There are many changes coming to the senior housing industry, from more walkable quarters to communities that embrace technology. Another trend that we see creeping over the horizon is what many are calling “aging in luxury”. While many people view entering a senior living facility as an opportunity to downsize and get back to the basics, there is a whole other group of aging Americans that are taking a different approach. Developers across the country are catering to residents who are looking for high-end assisted living experiences, something that directly reflects our nation’s changing demographics.
Some of the first developments of this kind are popping up all over New York City, namely in Manhattan, with developers across the U.S. eyeing various locations that could also support high-end senior living communities. In Manhattan, developers have already spent hundreds of millions on high-end senior housing projects in the hopes that affluent and aging seniors in big cities will be drawn to this new concept. Experts predict that many Baby Boomers living in these areas would rather not leave their neighborhoods, as it could impact their cognitive abilities. With this in mind, senior housing developers are aiming to attract residents that are willing to pay to “age in luxury”.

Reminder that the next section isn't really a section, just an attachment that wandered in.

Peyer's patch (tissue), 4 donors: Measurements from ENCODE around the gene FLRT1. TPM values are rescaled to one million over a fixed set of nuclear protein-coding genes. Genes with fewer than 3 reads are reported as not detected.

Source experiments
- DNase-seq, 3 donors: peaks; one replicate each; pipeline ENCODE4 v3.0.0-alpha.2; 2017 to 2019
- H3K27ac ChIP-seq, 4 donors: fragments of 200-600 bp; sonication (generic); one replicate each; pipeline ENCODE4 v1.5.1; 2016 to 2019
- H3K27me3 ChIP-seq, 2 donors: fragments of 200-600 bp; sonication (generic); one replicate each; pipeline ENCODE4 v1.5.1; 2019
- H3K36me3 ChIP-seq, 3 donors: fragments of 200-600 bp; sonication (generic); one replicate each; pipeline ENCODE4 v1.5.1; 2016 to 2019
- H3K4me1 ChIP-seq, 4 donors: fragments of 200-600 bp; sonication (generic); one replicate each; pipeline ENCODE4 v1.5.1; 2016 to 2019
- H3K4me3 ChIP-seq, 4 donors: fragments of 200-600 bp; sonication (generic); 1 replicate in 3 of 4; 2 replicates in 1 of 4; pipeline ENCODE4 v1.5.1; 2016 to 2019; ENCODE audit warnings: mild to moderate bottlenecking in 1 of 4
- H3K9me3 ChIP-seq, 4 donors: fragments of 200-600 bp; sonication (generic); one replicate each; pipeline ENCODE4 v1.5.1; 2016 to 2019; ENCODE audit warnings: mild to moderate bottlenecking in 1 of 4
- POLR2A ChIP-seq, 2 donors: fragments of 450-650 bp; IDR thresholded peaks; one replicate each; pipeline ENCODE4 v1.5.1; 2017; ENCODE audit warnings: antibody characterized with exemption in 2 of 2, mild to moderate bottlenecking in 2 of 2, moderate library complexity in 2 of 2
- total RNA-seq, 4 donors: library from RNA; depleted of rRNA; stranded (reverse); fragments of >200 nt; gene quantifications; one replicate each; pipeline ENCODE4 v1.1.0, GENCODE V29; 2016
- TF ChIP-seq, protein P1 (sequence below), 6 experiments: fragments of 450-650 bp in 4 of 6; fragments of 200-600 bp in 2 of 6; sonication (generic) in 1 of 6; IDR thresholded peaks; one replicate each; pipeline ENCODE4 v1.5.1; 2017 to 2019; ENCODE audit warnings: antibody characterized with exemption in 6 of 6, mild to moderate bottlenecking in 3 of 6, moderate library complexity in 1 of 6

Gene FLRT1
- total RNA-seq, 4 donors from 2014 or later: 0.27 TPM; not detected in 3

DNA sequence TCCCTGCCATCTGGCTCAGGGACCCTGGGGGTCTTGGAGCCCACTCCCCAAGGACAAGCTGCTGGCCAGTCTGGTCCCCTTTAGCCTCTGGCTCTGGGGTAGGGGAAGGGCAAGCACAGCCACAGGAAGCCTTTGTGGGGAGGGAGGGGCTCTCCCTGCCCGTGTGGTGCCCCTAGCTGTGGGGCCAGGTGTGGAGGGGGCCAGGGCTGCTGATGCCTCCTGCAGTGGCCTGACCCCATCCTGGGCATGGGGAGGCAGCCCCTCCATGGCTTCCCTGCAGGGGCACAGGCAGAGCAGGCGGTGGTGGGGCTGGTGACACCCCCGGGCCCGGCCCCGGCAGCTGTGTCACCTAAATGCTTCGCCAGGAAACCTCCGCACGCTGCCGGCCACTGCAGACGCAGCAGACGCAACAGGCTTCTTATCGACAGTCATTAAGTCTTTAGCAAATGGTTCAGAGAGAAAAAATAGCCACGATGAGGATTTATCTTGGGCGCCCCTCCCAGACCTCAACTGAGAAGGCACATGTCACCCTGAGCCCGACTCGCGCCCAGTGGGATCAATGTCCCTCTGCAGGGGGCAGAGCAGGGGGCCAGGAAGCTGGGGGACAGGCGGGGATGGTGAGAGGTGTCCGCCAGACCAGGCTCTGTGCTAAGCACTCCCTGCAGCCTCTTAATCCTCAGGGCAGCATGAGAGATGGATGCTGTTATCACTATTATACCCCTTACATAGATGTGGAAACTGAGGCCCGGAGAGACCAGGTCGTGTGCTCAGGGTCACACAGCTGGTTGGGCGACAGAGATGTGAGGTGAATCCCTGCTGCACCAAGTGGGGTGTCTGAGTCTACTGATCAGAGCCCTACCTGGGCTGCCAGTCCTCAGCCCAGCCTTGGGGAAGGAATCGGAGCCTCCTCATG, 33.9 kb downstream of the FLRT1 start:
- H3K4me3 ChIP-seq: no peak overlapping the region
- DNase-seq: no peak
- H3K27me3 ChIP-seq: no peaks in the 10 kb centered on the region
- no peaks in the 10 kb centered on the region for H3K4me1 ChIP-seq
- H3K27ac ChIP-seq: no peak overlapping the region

What Are the Risks?
These new developments range anywhere from $12,000 to $20,000 per month in rent, a costly price that not many can afford. However, with the hefty price tags comes comfort, luxury, and all the amenities and space you could ever hope for. These units will undoubtedly boast uniformed doormen, beautifully landscaped gardens, and stunning architecture, but they will also offer special features that speak to the needs of seniors, such as brightly colored walls to support those with poor eyesight and lighting aimed to promote sleep.